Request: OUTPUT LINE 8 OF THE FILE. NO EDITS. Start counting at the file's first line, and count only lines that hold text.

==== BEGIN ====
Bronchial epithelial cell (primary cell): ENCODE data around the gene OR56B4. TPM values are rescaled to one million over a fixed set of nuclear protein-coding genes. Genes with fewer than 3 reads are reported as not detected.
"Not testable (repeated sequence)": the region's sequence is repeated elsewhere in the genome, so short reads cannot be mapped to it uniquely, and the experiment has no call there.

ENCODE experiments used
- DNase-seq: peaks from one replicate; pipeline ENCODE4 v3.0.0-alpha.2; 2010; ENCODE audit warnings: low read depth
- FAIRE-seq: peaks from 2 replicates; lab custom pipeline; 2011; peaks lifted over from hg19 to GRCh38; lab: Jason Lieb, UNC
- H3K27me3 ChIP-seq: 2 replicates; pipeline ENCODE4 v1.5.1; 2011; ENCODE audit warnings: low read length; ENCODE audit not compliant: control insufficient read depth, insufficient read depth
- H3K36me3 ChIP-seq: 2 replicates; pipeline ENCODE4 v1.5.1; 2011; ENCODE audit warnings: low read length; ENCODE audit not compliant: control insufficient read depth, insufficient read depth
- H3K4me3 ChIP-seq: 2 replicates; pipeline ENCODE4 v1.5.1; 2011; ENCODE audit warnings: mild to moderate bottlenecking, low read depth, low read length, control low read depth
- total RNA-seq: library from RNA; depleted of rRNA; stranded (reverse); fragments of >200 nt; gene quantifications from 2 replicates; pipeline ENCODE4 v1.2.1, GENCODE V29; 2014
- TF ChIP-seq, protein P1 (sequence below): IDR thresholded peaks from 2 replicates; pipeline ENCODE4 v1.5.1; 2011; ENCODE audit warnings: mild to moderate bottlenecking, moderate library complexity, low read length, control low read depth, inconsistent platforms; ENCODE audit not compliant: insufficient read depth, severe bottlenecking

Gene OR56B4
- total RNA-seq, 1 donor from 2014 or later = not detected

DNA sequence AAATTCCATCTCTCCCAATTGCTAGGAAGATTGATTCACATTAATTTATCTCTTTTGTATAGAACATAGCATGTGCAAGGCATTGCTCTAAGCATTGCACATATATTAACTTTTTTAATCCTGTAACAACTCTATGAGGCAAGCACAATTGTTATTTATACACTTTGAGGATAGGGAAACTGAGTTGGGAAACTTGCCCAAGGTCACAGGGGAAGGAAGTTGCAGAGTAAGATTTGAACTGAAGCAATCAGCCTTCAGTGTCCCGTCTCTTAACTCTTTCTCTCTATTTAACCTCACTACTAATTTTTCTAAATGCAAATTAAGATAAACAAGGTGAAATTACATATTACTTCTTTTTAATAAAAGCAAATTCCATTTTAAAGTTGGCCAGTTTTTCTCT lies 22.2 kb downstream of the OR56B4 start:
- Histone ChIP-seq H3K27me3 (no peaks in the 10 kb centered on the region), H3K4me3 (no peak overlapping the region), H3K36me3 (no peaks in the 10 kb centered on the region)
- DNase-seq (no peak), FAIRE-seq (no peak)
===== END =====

- H3K4me3 ChIP-seq: 2 replicates; pipeline ENCODE4 v1.5.1; 2011; ENCODE audit warnings: mild to moderate bottlenecking, low read depth, low read length, control low read depth